4. Some people can’t appreciate the love and sacrifice given to the ones we love. Hi I’m Angelique aka Angel

  5. AdoptiveNYMomma said:

    Melt downs happen don’t dwell on what people might think. You are an awesome Mom and those that matter know that.

    • I have learned that since then, but it sure was difficult for the first few years! (Especially when some family members were among those who thought he was a brat!)

  6. Hello I know the feeling sometimes of wanting a family outing to be ‘normal’ but accept in reality it never will be prob what other people call normal we have out own bench marks to determine that. I think we judge ourselves harder than others sometimes and that makes us feel like we are being judged. You did well you do well and I take my hat off to you xx

  7. I am so happy to hear that he could go out! He did so well. I have a son who will start to cry and yell at singing out of tune.

  8. I completely feel for you. My son’s sensory issues weren’t quite as severe. But we didn’t eat out in restaurants for about 3 years when he was about ages 2-5. He couldn’t handle the overload of all of the people and their energies in a restaurant; and how he coped was by needing to run around. I do remember taking him to our local county fair when he was about 2 and was in the stroller. As I pushed him around the fairgrounds, he pulled his blanket over his head. I finally realized that taking him to certain places was no for, and even overwhelming for him. You amaze me that you have dealt with not just one, but 5 special beings!

  9. oh goodness, this made me tear up reading it. I’m here at home, my birthday tomorrow, and my wonderful boy with me, and like you, I feel so lucky to have him. I love his genius, and his many challenges. I think it’s so hard for onlookers in a situation like this–I’m sure they aren’t judging in a terrible way, but perhaps just don’t know what to do. They sit stunned instead, I suppose because their version of normal just isn’t ours. Sensory issues are certainly tough, my son has issues with music or voices being too loud, weird smells, has a tough time sitting in his chair for too long, and has a peanut allergy, so it’s sad. We keep outings to restaurants to a minimum, mostly for the allergy reason–he does actually enjoy going out when it’s the right place and they can serve his meal safely–we just get tired though and stay home most of the time though. Anyway, thanks for sharing your story…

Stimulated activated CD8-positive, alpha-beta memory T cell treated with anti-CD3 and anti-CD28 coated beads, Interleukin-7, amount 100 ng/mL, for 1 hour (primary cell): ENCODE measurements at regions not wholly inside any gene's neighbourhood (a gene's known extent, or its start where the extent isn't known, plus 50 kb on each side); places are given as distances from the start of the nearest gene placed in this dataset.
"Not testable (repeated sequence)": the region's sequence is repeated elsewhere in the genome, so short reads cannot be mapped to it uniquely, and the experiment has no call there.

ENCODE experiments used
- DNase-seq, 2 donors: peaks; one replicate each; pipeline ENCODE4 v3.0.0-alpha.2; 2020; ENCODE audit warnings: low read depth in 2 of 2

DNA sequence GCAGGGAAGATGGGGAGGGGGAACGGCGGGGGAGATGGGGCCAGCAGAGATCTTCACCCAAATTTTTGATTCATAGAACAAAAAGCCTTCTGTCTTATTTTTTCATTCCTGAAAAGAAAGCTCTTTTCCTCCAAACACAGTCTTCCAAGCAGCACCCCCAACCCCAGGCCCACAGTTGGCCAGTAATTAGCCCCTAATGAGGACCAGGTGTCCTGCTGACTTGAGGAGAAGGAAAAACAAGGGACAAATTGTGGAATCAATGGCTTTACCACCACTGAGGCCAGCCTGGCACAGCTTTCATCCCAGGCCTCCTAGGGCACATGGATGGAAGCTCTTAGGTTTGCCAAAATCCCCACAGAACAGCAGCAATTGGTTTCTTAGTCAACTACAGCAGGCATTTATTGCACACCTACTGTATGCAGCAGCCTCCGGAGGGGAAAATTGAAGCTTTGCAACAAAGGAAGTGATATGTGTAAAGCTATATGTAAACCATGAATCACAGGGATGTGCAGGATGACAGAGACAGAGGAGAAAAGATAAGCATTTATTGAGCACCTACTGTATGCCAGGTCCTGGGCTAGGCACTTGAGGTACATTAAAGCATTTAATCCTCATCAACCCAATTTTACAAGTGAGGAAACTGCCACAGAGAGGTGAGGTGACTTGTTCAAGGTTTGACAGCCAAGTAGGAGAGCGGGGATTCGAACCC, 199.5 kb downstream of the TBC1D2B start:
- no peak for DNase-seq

10. Reblogged this on counselorssoapbox and commented:
    Thought this was worth rebloging. Hop you enjoy reading this as much as I did.

  11. We so empathize with you. It was many years before we could go to restaurants with our kids.

  12. Yocheved said:

    Reading your blog, I can’t help but think that G-d sent some extra angels down here to look after the people who need extra love and protection. You’re one of them!

    I know, you’re going to say “No, I’m just a regular mom, doing the best I can. I’m only human.” and you know what? Humility is one of the signs of being close to G-d. The proof is, you are surrounded by blessings every day, and miracles happen for you, because you are open to them.

    (And sometimes, the angels that are sent are the special children. They rescue US!)

    • I definitely believe I have a connection with God. I was sooooo lucky to be born with a happy heart! My family has had several personal experiences with God and I know that He/She is with me always.

  13. Thank you for sharing this experience with us. It enlightens us who encounter situations like this and helps us to be more understanding, caring, and less judgemental. God bless you and your children!

  14. P.S. (I HATE the icon they assigned me. :D)

  15. Sharing stories from your past, like this, really helps those who are going through these experiences, right now. Thank you.

  16. You have one big heart. God bless… Lor

  17. Each time I read your posts, I feel so inspired to be a better mother. Thank you for sharing your experiences .

  18. Although our circumstances are different, we have the same sensory issues with our 6 yr old. He doesn’t loud noises, crowds, and eating issues because of it. Just please focus on your family birthday meal up until that moment that it went wrong. Cherish the moments that he participated in the conversations, no matter how little it was. Don’t worry about what others may have thought!

  19. I’m reading your book and last night I couldn’t put it down! Finally, at 11:00 pm, I forced myself to go to bed. I can hardly wait to read more. Excellent!!

  20. You’re so dear!

  21. Happy Belated Birthday!!!

  22. You are truly an inspiration to me. I am so glad I came across your blog.